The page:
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Concert review: Sleigh Bells at The Depot

by on April 13, 2012

While watching the Sleigh Bells show at The Depot Thursday night–a bombastic extravaganza of flashing lights, smoke, Marshall stacks, screeching guitars and sung/shouted vocals–a few questions kept popping into my head:

“What sounds are actually being played, and which are pre-recorded?”

“If every song is epic, are any of the songs REALLY epic?”

“Is this rock ‘n’ roll, metal, hip-hop, or dance music?”

“Is my high regard for ‘authenticity’ and roots-music misplaced?”

And, ultimately, “Why am I enjoying this so much?”

There’s a lot to be said for attitude getting a band over, and Sleigh Bells’ Alexis Krauss and Derek Miller have attitude in spades. Even though the duo’s songs are delivered with deafening volume and little variation in their pace or style, the enthusiasm of Krauss as a frontwoman is infectious; she’s like one of the Anarchy Cheerleaders from Nirvana’s “Smells Like Teen Spirit” video grown up into a lead singer. She bangs her head, waves her hands, encourages the audience to shout along, and harmonizes along with her own pre-programmed vocals while Miller and an additional, unnamed guitarist (Jason Boyer) thrash around on either side of her.

The crowd Thursday ate it up, as Sleigh Bells ripped through songs from their new-ish Reign of Terror album and their 2010 debut, Treats. They played 15  songs over the course of maybe an hour, encore included, and from the opening “Demons” to the one-two encore punch of “Never Say Die” and “A/B Machines,” the energy in the room never flagged.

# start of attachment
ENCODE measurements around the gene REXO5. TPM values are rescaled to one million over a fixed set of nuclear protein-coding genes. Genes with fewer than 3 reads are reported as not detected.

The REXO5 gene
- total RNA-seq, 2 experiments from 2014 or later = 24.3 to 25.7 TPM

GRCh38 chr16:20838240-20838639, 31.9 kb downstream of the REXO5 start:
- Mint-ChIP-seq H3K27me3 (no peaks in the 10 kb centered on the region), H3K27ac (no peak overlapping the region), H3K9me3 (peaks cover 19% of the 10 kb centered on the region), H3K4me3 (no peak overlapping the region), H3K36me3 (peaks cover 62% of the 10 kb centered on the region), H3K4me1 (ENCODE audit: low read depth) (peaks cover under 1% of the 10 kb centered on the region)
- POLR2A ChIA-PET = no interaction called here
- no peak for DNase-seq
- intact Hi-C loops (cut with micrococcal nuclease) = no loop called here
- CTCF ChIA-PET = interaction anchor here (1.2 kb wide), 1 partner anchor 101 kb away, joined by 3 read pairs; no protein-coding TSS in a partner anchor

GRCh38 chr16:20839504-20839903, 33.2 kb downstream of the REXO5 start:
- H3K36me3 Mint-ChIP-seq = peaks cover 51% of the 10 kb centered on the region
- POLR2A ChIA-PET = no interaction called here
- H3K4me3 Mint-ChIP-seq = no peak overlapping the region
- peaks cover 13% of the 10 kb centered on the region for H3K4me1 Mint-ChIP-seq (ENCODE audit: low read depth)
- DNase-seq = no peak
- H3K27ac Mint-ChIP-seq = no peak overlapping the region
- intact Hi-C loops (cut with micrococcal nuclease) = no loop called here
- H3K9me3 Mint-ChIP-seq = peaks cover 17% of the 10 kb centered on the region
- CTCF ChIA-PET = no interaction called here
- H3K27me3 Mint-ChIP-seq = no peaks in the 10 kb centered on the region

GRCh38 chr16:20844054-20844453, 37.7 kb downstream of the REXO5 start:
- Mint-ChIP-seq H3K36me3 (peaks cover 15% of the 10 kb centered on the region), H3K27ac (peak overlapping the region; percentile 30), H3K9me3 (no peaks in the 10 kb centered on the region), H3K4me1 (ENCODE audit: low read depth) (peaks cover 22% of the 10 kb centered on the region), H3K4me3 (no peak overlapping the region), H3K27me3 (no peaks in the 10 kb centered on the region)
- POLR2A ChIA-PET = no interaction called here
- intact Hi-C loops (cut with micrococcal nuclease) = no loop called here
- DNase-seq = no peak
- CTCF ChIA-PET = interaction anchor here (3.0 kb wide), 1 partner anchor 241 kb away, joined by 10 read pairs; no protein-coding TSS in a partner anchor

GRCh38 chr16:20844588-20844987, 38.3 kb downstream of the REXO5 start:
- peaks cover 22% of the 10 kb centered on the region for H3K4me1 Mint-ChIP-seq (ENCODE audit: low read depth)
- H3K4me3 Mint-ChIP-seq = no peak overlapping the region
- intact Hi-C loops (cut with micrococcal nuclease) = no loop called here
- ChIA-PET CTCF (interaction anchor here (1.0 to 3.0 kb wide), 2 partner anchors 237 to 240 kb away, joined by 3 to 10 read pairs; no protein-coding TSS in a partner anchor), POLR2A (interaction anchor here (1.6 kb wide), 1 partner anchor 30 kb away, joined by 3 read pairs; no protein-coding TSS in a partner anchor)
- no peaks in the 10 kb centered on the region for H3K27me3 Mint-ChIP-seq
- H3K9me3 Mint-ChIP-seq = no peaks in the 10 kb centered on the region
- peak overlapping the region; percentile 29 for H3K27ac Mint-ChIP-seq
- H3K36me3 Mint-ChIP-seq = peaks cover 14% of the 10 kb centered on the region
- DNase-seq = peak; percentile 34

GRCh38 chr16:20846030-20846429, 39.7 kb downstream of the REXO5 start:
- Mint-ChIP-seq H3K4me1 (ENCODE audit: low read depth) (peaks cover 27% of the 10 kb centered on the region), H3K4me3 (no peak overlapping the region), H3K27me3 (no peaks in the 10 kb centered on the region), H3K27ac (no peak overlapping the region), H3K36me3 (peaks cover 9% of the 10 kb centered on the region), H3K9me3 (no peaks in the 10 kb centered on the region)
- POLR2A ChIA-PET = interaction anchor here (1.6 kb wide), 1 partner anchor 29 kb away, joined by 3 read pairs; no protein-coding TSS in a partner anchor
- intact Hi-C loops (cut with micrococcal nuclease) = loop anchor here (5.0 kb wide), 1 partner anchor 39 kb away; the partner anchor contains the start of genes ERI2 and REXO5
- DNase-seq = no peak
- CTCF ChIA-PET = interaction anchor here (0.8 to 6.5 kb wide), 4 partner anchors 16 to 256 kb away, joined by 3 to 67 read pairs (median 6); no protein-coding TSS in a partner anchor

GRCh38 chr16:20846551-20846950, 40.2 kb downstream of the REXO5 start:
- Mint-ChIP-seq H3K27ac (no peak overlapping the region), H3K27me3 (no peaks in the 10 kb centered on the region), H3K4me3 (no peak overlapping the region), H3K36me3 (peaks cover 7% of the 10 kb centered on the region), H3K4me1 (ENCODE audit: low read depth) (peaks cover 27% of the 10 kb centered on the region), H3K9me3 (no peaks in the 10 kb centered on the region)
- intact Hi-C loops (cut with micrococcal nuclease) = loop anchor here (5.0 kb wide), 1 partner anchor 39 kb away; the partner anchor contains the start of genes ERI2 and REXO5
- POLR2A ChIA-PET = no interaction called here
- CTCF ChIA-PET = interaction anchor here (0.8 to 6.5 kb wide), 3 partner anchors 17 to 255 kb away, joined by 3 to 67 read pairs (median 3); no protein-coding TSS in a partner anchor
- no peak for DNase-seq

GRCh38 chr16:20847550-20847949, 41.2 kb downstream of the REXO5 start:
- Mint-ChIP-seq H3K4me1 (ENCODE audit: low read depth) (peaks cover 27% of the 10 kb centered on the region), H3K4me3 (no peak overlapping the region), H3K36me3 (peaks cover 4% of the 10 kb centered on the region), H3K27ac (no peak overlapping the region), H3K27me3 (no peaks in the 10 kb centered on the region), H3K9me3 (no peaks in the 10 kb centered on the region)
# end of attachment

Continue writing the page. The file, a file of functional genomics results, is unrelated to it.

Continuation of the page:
Credit for that goes to Krauss, whose non-stop rocking and obvious excitement at the sound of her own band’s music kept her bouncing and fist-pumping throughout, and helped the crowd stay pumped even for the less familiar songs from the album. Songs from Treats definitely got the biggest reactions from the audience, and “Tell ‘Em,” “Treats,” “Infinity Guitars” and “Rill, Rill” was an awesome quartet of songs leading into the encore, both insistent in their poppy hooks and noisy as hell.

Among the new songs, “Leader of the Pack,” “True Shred Guitars” and “Born to Lose” offered the most memorable performances.

Of course, with a show moving as fast as a Sleigh Bells gig does, and with the fuzzed-out sound they specialize in dominating every song, it’s hard to say any tune is more memorable than another.  But you can’t say a Sleigh Bells show isn’t memorable, or that it isn’t a great time.

Even if I’m still struggling to figure out why.

From → Concert reviews

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